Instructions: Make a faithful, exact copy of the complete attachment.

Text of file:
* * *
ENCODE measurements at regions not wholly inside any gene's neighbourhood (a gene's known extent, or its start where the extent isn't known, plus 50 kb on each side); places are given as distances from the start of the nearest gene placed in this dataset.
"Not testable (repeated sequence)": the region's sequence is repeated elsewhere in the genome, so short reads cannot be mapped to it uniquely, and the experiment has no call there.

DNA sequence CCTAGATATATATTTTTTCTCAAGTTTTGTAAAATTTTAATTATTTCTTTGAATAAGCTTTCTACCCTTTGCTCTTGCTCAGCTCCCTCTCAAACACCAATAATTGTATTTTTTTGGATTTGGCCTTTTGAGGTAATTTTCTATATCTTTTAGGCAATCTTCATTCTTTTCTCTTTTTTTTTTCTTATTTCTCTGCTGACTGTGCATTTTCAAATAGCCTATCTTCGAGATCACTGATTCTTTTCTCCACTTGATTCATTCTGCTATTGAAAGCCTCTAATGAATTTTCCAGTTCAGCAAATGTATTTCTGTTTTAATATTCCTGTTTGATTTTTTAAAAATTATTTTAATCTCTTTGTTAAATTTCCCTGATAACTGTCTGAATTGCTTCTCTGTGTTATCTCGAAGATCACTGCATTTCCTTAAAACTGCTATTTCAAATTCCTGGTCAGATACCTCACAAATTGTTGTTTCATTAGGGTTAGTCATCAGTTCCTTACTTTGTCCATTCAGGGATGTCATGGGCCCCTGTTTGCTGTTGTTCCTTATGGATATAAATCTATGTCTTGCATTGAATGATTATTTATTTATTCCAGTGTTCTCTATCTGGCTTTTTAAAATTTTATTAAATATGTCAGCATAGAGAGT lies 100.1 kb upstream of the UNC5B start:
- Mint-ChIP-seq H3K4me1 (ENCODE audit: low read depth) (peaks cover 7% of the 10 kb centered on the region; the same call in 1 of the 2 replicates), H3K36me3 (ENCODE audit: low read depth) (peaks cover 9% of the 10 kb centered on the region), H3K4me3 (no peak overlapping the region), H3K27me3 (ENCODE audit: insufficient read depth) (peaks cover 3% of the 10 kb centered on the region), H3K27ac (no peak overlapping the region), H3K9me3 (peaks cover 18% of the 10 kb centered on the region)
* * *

ENCODE measurements at regions not wholly inside any gene's neighbourhood (a gene's known extent, or its start where the extent isn't known, plus 50 kb on each side); places are given as distances from the start of the nearest gene placed in this dataset.
"Not testable (repeated sequence)": the region's sequence is repeated elsewhere in the genome, so short reads cannot be mapped to it uniquely, and the experiment has no call there.

DNA sequence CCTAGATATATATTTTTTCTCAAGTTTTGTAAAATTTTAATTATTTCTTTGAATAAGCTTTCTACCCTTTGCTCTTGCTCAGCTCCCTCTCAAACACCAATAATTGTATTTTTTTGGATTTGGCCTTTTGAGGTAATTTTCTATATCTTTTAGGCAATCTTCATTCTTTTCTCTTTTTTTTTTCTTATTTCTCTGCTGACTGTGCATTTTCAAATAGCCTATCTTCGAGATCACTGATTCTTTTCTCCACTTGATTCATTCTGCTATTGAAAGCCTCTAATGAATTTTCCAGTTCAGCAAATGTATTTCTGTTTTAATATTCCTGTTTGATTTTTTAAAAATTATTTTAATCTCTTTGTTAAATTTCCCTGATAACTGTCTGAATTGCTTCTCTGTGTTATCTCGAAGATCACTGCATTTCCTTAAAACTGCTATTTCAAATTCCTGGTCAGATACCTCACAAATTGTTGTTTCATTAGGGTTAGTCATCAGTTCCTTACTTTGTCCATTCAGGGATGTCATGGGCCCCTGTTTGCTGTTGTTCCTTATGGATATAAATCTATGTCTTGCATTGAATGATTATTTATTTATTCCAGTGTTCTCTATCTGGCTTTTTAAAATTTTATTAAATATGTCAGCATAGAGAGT lies 100.1 kb upstream of the UNC5B start:
- Mint-ChIP-seq H3K4me1 (ENCODE audit: low read depth) (peaks cover 7% of the 10 kb centered on the region; the same call in 1 of the 2 replicates), H3K36me3 (ENCODE audit: low read depth) (peaks cover 9% of the 10 kb centered on the region), H3K4me3 (no peak overlapping the region), H3K27me3 (ENCODE audit: insufficient read depth) (peaks cover 3% of the 10 kb centered on the region), H3K27ac (no peak overlapping the region), H3K9me3 (peaks cover 18% of the 10 kb centered on the region)